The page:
Visual novels can come in many different flavours depending on their target demographic. Some opt to be straight out dating sims, while others look to tell mysteries, and of course others try and combine the aspects of both. Collar X Malice is the latest title from the Idea Factory's Otomate department to get a western release, courtesy of Aksys Games, and a textbook reminder that otome games can have universal appeal. It greatly succeeds by providing a tale that should interest all visual novel fans, not just those the otome sub-genre is usually targeted at.
Collar X Malice's premise greatly interested me from the start, surrounding a series of murders claimed by justice-seeking organisation called Adonis. The game follows Ichika Hoshino, a rookie officer working in a newly-established, community-focused department trying to help prevent panic stemming from the X-Day murders, which have occurred on a monthly basis counting down to the mysterious X-Day, and resulted in Shinjuku being placed under a quarantine. Ichika becomes embroiled in these when she is kidnapped and has a collar placed on her, which is ready to inject poison at its creator's command. She is rescued by a group of (mostly) ex-cops who are investigating the X-Day murders on their own, though Adonis apparently knows about them. Identified as a potential sympathiser by Adonis, they request — with preventing her own death being a rather good motivating factor — that Ichika joins forces with the group to investigate the incidents and learn the true motivations.
Of course, being an otome game, this group features five eligible bachelors, though the game is appreciably more about the overall tale, blending any romance in with that rather than shoehorning dating sim aspects as some other titles tend to do. The way the game handles the routes works well. Rather than sharing a common route for a substantial period of time, the routes split off very early in the proceedings. Four characters' routes are available from the start, each of these focusing on one particular X-Day case, and completing all of these will unlock the final character's route (arguably the true route) that manages to give the overall picture of what happened as well as reveal who is truly behind all the events. There is also good overlap between the routes, as things that happen in one will come up in others in one way or another, sometimes giving neat context to potential bad ends or even being changed by the decisions made in it. One route in particular helps offer a vital clue as to who the overall mastermind is.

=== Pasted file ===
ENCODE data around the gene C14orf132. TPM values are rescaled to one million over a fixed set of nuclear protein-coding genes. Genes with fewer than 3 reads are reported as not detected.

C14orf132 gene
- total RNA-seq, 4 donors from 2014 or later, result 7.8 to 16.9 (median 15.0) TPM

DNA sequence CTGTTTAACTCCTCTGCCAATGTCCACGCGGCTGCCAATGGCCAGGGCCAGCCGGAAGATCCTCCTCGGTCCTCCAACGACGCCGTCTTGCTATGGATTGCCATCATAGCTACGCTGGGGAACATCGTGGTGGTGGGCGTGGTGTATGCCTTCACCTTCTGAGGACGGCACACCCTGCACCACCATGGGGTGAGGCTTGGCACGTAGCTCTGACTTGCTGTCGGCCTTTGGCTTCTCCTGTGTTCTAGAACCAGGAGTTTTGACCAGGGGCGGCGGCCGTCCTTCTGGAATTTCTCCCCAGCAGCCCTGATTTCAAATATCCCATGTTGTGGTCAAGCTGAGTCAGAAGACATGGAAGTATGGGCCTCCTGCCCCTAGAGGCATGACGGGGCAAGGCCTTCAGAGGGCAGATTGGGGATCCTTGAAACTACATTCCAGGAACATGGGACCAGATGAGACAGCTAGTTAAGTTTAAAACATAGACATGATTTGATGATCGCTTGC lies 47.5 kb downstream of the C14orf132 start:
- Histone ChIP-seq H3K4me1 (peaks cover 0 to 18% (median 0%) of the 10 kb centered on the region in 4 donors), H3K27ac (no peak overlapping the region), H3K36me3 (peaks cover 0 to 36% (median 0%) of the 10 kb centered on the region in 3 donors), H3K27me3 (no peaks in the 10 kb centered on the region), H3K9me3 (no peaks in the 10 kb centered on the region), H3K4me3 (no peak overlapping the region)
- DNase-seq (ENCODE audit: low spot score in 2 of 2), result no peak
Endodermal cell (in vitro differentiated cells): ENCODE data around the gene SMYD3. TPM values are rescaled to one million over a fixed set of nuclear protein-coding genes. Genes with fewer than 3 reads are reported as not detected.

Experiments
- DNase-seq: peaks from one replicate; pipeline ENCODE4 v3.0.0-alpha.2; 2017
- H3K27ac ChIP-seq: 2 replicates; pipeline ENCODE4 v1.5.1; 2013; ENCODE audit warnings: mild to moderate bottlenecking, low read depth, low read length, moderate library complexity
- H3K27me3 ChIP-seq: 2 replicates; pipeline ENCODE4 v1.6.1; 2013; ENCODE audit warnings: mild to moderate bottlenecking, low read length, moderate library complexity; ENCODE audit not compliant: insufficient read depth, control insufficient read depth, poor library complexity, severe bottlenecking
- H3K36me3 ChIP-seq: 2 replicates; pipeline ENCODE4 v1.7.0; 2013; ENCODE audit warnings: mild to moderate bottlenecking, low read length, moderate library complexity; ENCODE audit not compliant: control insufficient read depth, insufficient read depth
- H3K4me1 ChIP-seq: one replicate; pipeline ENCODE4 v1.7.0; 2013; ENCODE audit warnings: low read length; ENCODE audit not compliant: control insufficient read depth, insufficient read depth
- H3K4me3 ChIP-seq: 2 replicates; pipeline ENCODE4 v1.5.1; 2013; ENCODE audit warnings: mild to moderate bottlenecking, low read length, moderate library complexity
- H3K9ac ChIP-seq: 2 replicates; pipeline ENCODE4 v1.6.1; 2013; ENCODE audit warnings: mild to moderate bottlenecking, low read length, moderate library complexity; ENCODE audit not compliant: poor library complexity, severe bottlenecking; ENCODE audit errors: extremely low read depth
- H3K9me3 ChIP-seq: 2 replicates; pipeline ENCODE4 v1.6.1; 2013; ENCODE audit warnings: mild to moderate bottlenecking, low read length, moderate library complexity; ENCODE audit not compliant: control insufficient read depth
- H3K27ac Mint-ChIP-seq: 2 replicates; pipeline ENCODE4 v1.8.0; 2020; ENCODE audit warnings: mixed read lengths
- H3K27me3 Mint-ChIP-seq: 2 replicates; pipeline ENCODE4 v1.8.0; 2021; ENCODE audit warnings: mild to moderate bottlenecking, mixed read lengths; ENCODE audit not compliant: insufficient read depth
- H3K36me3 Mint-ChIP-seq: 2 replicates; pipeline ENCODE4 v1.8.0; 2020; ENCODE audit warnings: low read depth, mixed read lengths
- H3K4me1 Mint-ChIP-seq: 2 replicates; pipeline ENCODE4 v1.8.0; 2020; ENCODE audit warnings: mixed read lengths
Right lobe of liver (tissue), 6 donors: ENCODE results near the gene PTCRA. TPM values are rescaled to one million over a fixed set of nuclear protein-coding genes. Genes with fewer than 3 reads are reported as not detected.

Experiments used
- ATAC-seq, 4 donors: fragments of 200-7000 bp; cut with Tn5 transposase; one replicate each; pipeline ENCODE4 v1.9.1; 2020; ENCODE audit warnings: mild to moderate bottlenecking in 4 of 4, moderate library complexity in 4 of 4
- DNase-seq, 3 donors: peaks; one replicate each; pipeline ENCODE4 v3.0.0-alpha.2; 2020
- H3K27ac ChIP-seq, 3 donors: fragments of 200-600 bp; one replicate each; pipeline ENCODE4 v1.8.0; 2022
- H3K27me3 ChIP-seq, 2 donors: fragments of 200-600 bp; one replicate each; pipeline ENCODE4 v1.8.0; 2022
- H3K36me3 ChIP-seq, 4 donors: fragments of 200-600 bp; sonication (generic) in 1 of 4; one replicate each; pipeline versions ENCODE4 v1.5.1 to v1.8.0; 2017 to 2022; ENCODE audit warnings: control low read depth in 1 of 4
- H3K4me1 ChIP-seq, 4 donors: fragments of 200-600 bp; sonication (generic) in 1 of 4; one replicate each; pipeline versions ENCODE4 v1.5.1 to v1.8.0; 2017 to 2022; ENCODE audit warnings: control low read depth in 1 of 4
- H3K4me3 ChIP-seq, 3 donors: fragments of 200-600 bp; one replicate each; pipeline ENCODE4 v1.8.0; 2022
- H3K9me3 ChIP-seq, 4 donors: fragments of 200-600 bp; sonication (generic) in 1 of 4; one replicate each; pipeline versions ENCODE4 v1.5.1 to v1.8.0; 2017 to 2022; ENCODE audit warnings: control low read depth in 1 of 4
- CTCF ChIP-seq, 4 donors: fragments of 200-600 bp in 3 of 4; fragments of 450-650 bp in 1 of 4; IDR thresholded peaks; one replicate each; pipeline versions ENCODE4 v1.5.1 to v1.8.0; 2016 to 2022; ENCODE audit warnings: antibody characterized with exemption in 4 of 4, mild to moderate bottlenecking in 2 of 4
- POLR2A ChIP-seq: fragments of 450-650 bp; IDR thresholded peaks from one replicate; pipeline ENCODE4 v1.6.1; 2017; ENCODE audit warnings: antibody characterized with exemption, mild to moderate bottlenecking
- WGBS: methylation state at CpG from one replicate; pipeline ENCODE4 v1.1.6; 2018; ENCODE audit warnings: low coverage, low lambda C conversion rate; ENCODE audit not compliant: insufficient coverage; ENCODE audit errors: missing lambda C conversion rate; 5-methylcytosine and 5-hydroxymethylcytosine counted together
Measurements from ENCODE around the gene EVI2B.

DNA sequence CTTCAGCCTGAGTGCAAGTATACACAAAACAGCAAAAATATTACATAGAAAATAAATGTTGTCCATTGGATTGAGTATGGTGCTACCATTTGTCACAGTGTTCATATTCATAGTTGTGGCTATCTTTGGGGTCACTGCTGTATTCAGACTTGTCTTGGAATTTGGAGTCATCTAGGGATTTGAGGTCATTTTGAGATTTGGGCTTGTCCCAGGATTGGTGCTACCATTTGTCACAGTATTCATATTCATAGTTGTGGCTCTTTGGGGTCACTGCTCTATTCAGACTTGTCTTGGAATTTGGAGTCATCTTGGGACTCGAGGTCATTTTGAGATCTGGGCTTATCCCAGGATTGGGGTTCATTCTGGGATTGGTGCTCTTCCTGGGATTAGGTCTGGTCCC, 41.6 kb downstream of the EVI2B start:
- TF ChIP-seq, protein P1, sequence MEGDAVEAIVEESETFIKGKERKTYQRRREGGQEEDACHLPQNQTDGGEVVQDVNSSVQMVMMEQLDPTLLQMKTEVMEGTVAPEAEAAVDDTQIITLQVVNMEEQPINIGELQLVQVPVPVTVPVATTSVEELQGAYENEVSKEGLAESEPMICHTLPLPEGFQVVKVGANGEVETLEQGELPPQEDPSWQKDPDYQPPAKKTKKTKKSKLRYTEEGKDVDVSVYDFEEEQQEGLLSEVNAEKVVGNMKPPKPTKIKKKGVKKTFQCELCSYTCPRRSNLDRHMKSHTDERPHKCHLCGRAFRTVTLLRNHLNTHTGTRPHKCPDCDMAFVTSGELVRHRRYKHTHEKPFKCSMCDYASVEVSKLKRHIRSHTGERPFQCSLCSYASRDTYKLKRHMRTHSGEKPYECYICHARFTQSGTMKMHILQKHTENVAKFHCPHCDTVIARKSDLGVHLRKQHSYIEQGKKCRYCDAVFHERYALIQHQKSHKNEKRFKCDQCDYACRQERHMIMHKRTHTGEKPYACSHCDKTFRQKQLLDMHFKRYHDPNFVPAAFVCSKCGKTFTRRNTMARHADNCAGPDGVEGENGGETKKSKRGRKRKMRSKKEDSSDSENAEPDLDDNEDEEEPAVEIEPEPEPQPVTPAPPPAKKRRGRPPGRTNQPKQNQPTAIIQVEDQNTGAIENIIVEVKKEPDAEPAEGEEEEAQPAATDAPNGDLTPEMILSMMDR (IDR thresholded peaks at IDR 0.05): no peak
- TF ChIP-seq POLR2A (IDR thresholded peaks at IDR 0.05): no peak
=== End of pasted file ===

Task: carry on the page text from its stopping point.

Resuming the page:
Initially, I had planned on playing one or two routes and leaving it there, but as I learned more of the game's structure and aims, and thanks to the snippets of information gleamed from those routes, I was easily sucked in to going back for more. The way each route builds up both its individual tale of justice and revenge is great, but the way it also builds up the overall tale during this process is what provided the impetus for me to keep going back.
The suspense in Collar X Malice works excellently, and the handling of Ichika's relationships is very well done. This doesn't just apply to the character whose route was chosen, but also to Ichika's relationships with her coworkers, her brother, and even those placed under suspicion for the murders. The romance is nicely handled as Ichika's fondness for the characters grows and the characters themselves learn to come out their shell and open up to her, and it works well that it's always against the greater backdrop of the terrorist dealings and trying to investigate those first and foremost.
The style of the game is superbly brought to life with great art and some excellent Japanese voice-acting that brings out each characters' eccentricities. The music aids things as well, with some decent variation that matches the various themes for each scene. Aksys Games' localisation does a very nice job overall, but there are some misplaced breaks or tags that caused things to be a bit out of place. Fortunately, these don't affect enjoyment and readers will most likely automatically correct them mentally anyway. It's also worth noting a nice touch in how the game colour-codes its choices, between key choices that affect the plot (potentially leading to bad ends) and those that affect the route character's trust or affection towards Ichika. It's definitely one of the better looking visual novels out there.
Collar X Malice is one I would easily recommend to any with an interest in visual novels overall, let only otome fans. Already built on a fascinating tale of intrigue and suspense, the game is only helped by a magnificent cast and stylish telling. I was not expecting that I'd play through it so thoroughly, but once it drew me in there was no getting out without seeing all it had to offer, and I'm very glad it did.
TLDR A great thriller that will easily engage readers as they aim to learn more about the events and stellar cast.
Enjoyed By? Anyone looking for a suspenseful tale with a fantastic cast of characters.
This game was played on Vita via digital code provided by publisher.